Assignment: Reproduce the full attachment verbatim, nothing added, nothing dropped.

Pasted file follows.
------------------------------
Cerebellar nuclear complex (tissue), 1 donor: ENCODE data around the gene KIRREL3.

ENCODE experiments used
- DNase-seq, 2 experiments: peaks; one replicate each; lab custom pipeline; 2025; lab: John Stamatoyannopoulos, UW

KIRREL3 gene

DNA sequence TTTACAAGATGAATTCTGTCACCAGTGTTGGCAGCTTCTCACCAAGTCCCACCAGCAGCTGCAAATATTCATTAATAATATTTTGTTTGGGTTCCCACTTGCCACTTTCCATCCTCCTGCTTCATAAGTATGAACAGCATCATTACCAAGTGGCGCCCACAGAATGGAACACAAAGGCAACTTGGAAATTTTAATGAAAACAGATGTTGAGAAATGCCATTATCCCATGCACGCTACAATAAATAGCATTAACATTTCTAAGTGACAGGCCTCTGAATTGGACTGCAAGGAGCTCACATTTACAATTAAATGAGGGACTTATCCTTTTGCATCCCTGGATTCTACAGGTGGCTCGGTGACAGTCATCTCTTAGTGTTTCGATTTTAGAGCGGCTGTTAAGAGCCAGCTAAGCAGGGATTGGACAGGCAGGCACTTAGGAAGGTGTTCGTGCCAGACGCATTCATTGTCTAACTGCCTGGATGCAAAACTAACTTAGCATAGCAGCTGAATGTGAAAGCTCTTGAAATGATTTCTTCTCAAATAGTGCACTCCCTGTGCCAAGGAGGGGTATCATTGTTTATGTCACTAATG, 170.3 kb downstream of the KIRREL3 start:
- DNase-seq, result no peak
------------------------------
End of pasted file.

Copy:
Cerebellar nuclear complex (tissue), 1 donor: ENCODE data around the gene KIRREL3.

ENCODE experiments used
- DNase-seq, 2 experiments: peaks; one replicate each; lab custom pipeline; 2025; lab: John Stamatoyannopoulos, UW

KIRREL3 gene

DNA sequence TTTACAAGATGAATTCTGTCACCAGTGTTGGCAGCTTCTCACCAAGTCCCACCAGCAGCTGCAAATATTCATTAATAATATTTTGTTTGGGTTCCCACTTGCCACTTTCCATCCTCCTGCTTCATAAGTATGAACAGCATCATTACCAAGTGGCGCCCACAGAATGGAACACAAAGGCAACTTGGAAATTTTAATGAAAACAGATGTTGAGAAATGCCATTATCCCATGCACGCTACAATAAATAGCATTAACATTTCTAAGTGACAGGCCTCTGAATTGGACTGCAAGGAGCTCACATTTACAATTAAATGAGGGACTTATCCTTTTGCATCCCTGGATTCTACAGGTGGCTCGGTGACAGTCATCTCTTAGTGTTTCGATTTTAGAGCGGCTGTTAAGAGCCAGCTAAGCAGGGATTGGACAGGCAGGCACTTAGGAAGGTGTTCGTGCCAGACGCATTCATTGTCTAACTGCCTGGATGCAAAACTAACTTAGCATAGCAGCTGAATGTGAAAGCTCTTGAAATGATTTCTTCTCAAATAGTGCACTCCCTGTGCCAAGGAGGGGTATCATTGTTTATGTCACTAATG, 170.3 kb downstream of the KIRREL3 start:
- DNase-seq, result no peak